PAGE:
Does credibility take a hit when media companies both own teams and employ sports journalists?

When media companies write the paycheques for sports journalists and own the teams the journalists cover, what does this mean for journalistic integrity, independence and credibility?   By Ryan Mallough Last year’s 100th Grey Cup game was a major Canadian milestone in sports. It set record television ratings for TSN, making it the most watched…

When media companies write the paycheques for sports journalists and own the teams the journalists cover, what does this mean for journalistic integrity, independence and credibility?  

By Ryan Mallough

Last year’s 100th Grey Cup game was a major Canadian milestone in sports. It set record television ratings for TSN, making it the most watched CFL final ever with 5.5 million viewers.  But while the TSN’s Grey Cup coverage was extensive, its major competitor, Sportsnet, covered the event lightly and in some cases, even disparagingly, says Bruce Dowbiggin, who writes a sports column for The Globe and Mail.

Could journalistic integrity have been compromised by corporate strategy? TSN is after all owned by BCE Inc. – which had exclusive broadcasting rights for the CFL, while Sportsnet is owned by BCE’s competitor Rogers Media. It’s an uncomfortable question to ask, but one that many sports journalists and fans raised following the coverage.

The two sports giants have solidified their claims to sports broadcast supremacy through exclusive broadcast deals (TSN and the CFL) and  direct ownership (Rogers and the Toronto Blue Jays). This monopolization of sport has some Canadian journalists worried that the ownership situation has done harm to the Canadian sports journalism landscape.

When media companies own sports teams or exclusive broadcast rights, they are more likely to cover the events “merely [as] a public relations wing of the sports franchise,” says Dustin Parkes, who writes for the Fanatico and Getting Blanked blogs on TheScore.com. And instead of providing critical analysis, it becomes the norm for “the next generation of sports journalists that this is the way the job is done.”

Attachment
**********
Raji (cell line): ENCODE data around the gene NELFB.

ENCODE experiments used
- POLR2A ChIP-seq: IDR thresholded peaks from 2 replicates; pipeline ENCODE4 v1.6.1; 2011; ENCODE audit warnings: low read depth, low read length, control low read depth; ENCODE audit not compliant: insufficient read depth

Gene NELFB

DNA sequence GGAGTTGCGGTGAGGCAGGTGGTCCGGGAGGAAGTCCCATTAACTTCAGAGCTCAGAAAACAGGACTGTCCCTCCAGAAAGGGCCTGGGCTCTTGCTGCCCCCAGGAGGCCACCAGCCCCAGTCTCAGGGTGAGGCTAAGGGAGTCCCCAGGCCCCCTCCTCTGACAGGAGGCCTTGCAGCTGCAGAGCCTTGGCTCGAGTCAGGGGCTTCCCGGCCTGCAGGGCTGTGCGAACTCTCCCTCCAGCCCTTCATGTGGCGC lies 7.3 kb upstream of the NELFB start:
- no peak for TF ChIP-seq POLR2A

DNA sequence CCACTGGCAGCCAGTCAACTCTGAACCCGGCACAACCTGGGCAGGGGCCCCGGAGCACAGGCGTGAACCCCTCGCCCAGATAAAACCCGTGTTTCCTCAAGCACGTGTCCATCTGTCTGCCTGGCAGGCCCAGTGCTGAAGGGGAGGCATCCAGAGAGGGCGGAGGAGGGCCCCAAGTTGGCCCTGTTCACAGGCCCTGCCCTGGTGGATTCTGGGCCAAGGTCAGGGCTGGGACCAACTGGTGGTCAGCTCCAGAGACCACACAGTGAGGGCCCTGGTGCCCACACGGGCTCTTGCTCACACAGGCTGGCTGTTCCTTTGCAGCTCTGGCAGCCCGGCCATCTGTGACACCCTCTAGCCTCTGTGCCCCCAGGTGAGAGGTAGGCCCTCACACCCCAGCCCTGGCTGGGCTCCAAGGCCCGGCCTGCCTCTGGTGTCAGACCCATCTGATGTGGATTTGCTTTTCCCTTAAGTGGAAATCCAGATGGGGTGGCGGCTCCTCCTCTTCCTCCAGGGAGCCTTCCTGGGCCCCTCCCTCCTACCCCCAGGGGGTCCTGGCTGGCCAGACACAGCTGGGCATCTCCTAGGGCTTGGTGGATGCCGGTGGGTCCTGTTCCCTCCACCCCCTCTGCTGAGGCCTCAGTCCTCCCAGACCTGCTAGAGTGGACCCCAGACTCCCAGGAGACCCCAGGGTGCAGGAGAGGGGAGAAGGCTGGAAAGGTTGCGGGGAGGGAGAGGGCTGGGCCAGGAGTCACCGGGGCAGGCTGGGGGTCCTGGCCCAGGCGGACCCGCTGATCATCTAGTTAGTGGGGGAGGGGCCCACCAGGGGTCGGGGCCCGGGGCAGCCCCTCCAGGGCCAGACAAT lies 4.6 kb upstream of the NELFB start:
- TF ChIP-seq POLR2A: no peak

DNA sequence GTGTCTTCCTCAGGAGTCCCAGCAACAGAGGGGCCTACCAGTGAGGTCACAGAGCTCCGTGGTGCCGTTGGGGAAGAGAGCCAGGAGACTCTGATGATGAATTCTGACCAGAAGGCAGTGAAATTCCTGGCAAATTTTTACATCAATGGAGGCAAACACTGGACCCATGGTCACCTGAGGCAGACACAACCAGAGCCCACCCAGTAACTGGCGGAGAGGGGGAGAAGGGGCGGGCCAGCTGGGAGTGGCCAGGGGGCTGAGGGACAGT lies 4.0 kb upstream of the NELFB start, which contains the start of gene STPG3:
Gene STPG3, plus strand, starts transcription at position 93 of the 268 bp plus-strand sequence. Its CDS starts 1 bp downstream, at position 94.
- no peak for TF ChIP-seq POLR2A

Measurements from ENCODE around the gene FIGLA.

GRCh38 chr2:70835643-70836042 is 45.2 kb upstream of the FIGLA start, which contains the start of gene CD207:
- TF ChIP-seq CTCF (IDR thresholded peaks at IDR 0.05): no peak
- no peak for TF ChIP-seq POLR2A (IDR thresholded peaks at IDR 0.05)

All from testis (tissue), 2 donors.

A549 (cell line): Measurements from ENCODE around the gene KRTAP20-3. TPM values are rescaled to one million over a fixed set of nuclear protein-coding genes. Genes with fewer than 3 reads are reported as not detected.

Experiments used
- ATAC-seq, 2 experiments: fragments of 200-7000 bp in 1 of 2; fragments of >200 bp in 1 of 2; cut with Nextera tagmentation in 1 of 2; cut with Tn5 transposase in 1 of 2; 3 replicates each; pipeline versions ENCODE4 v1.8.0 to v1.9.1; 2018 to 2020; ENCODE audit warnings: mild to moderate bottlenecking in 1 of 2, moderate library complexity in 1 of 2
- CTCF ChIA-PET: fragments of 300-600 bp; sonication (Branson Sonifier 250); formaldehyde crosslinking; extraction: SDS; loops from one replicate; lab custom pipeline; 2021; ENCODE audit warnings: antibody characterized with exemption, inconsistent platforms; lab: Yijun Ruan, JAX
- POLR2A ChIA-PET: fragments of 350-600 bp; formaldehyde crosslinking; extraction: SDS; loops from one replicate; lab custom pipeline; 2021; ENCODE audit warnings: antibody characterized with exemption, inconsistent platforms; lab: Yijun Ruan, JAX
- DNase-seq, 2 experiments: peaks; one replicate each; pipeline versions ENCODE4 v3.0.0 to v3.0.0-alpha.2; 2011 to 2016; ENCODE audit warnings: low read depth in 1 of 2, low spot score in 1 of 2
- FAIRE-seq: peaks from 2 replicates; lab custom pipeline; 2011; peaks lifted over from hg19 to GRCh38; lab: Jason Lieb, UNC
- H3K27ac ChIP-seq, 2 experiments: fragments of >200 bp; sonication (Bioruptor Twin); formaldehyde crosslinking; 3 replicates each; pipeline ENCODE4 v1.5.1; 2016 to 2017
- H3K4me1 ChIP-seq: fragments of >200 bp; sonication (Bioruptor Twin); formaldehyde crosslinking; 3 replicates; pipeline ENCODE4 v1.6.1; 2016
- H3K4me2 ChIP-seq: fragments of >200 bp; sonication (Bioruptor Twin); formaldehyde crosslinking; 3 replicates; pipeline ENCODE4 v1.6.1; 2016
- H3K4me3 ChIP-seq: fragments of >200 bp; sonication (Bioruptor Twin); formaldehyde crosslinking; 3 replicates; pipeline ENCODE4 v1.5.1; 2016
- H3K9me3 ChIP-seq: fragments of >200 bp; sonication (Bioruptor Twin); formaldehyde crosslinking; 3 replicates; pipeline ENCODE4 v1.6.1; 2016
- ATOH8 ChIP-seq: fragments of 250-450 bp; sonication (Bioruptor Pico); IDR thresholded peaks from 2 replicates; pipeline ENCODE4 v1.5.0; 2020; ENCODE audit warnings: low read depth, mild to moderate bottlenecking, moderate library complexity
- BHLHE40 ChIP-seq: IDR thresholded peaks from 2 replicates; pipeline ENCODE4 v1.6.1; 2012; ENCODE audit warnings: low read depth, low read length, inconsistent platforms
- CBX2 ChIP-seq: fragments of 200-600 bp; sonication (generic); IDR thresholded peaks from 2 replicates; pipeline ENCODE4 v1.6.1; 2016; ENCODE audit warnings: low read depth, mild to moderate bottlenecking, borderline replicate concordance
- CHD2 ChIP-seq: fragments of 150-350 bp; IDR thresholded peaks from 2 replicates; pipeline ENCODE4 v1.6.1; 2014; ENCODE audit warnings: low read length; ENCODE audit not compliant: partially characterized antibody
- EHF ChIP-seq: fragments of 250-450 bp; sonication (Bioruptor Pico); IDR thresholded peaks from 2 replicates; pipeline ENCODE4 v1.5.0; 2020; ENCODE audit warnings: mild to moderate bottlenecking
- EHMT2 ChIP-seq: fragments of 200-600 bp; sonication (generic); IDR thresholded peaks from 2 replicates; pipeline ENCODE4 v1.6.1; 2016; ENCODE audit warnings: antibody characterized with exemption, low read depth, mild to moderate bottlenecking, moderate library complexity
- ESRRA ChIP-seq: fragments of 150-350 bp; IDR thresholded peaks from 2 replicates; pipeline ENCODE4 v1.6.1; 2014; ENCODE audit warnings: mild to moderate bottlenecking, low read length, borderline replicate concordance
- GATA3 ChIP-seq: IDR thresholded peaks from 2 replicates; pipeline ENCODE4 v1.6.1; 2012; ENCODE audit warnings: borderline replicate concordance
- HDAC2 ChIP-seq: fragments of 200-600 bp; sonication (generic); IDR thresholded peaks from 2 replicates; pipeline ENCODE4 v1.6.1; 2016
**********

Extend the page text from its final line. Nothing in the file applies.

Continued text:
It’s not that there aren’t responsible journalists giving critical press, but the optics have a “long term effect on credibility,” Dowbiggin added.

“On the surface you’d say it’s severely compromised because of the ownership scenario that the teams are being covered by the same people that own them. That’s never a good situation,” Dowbiggin said.

With the Grey Cup coverage, self-affirmed football fan Bob McCown said he was disappointed with the CFL during his Friday, November 23 Sportsnet radio show leading up to the game. He said the game should have been held in Regina, instead of Toronto, because he said the Regina fans were more passionate about the game, even though the Toronto home team Argonauts team  was in the final.

Dowbiggin pointed to Sportsnet’s coverage of the Blue Jays as another example.

“It’s the classic media ownership situation – Rogers and the Blue Jays are so synonymous right now you’re never sure what’s a party line and what’s honest [commentary],” he said.

(On Tuesday, the day of the Jay’s opening game, TSN.ca did however have the Rogers-owned team featured front and centre).

At least one sports commentator from the Rogers-owned FAN590 station said that he hadn’t encountered too many conflicts in his time with the Rogers owned radio station.

“It’s similar to any situation where I’m broadcasting on a station where the station is “rights holders” for the play-by-play – that might affect how I’d slant a topic,” said Greg Brady of the Brady and Lang show. “But I’m petrified about losing my objectivity […] Once you go down that road, there’s no going back."